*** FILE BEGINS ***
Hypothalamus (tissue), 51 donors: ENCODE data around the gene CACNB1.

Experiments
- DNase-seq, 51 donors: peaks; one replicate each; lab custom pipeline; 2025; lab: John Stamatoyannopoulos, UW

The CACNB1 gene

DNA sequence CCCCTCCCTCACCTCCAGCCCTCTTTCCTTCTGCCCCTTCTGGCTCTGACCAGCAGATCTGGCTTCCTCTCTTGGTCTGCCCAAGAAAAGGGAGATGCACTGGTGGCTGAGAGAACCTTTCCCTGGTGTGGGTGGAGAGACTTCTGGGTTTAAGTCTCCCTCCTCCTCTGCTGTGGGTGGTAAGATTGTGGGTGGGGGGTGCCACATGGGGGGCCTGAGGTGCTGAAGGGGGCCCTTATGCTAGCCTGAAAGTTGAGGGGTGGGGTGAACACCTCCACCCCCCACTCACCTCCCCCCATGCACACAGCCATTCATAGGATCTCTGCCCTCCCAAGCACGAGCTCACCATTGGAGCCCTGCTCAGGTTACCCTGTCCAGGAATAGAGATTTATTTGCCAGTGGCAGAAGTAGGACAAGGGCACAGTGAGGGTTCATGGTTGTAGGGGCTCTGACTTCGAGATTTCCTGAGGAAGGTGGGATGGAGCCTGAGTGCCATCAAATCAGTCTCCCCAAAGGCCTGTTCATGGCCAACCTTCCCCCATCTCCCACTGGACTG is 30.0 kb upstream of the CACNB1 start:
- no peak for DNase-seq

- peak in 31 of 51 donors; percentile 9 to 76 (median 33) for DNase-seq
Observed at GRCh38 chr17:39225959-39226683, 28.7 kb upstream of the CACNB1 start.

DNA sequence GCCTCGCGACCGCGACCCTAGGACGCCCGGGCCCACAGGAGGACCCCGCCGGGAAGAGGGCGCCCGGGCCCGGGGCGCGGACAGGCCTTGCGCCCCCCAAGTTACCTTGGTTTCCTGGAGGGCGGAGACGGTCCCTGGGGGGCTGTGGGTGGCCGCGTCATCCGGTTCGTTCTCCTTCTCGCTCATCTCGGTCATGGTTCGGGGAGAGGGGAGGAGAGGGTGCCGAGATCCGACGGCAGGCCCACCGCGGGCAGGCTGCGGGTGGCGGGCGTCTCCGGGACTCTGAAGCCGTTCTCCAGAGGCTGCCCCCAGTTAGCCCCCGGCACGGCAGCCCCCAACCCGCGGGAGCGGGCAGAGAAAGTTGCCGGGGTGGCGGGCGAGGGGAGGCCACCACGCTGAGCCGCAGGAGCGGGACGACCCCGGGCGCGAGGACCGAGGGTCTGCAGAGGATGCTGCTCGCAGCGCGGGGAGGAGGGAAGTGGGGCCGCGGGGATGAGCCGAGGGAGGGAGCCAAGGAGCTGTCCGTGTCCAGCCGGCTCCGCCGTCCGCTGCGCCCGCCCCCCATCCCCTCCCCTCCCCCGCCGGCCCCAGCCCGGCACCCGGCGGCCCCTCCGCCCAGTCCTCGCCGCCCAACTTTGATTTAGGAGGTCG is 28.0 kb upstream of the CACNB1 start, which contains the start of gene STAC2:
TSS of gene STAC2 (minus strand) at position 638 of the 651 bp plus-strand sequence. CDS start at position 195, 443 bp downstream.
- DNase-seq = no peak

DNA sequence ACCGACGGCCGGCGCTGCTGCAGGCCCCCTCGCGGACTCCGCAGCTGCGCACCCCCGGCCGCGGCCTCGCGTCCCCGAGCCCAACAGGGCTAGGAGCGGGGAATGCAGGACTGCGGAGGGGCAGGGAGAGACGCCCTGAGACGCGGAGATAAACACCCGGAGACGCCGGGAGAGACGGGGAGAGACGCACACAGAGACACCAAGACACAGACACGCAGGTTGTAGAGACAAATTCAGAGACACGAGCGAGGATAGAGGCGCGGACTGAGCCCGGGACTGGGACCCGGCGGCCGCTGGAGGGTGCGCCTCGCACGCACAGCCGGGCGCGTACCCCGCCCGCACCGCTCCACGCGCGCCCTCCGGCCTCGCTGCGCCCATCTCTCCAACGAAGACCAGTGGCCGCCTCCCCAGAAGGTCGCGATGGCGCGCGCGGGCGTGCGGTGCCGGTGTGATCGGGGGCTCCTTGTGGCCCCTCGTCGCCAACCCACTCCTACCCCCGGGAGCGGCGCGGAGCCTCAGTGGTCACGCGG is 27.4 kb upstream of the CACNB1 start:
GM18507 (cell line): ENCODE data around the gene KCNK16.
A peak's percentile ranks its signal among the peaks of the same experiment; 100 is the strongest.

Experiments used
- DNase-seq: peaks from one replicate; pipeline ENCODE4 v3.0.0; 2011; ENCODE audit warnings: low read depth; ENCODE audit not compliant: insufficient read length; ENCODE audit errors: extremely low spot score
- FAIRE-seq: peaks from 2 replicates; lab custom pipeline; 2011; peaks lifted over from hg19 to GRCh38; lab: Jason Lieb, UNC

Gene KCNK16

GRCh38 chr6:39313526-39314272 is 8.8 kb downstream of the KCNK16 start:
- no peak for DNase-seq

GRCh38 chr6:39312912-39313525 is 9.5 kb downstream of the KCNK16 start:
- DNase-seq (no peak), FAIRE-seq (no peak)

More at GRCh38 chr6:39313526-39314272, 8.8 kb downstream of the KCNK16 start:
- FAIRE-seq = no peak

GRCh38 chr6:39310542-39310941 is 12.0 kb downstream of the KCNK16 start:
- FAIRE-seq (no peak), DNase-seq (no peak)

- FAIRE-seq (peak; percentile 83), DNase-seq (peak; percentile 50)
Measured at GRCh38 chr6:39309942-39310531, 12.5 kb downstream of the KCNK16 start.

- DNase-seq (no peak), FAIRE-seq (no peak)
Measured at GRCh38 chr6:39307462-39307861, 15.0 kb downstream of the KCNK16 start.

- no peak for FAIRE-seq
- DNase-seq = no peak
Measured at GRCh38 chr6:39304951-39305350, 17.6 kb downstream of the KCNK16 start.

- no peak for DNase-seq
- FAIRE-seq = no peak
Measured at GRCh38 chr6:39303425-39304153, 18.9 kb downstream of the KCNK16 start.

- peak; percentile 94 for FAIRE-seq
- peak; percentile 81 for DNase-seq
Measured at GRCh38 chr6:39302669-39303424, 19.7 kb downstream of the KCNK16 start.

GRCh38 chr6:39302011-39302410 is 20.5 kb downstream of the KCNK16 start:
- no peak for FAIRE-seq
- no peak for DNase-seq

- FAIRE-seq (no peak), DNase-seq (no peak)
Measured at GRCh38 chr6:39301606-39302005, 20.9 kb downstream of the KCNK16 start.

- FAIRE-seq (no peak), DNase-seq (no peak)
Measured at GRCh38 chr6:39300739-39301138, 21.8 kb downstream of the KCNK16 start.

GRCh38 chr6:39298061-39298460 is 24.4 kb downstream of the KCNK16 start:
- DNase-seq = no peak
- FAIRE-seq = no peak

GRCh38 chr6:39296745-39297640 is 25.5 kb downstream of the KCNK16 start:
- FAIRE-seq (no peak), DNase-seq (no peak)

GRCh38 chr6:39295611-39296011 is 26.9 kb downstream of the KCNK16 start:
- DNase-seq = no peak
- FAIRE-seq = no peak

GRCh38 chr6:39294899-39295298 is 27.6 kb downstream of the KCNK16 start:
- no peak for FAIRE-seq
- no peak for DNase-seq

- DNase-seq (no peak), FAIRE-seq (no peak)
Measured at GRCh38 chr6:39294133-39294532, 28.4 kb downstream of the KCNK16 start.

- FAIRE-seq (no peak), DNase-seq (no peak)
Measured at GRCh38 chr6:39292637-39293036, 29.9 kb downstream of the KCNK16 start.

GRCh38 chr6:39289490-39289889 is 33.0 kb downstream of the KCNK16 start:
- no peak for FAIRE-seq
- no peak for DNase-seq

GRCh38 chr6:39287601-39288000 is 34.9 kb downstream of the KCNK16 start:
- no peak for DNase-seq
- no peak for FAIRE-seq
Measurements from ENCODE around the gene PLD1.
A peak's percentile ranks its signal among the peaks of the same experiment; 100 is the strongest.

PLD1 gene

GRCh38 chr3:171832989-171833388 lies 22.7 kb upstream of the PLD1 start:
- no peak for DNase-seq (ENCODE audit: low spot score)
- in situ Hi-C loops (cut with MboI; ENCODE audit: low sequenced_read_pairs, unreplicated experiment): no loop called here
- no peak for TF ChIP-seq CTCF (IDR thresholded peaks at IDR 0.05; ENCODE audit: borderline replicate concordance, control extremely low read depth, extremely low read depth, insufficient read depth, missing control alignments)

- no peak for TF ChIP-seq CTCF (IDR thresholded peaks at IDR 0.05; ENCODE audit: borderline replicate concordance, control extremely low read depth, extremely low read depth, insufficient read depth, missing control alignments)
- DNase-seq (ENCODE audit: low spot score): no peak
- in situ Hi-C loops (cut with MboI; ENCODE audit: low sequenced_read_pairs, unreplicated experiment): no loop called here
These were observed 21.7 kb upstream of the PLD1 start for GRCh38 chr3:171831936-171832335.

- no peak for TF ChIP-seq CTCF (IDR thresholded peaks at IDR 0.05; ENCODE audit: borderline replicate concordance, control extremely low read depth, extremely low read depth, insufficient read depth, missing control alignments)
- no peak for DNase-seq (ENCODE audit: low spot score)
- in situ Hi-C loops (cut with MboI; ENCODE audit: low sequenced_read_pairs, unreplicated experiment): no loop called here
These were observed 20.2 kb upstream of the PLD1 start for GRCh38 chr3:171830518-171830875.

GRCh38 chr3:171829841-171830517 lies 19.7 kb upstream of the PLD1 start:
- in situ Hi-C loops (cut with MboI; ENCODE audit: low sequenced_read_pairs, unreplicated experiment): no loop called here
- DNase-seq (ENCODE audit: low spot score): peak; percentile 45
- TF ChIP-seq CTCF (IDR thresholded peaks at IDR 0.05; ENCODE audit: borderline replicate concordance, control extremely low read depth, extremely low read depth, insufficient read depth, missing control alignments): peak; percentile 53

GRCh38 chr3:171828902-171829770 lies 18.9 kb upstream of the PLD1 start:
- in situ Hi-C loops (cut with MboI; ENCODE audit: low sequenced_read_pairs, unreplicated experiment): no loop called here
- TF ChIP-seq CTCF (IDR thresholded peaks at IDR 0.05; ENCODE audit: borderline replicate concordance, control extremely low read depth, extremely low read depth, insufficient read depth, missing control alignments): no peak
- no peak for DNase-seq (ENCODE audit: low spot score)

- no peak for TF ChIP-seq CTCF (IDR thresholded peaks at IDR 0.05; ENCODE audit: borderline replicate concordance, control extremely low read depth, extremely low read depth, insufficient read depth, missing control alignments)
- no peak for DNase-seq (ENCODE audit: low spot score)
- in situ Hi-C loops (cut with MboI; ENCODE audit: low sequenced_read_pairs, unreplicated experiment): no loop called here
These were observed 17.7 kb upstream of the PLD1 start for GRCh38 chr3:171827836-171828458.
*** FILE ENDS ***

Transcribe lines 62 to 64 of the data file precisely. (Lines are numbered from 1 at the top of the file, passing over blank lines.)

GRCh38 chr6:39289490-39289889 is 33.0 kb downstream of the KCNK16 start:
- no peak for FAIRE-seq
- no peak for DNase-seq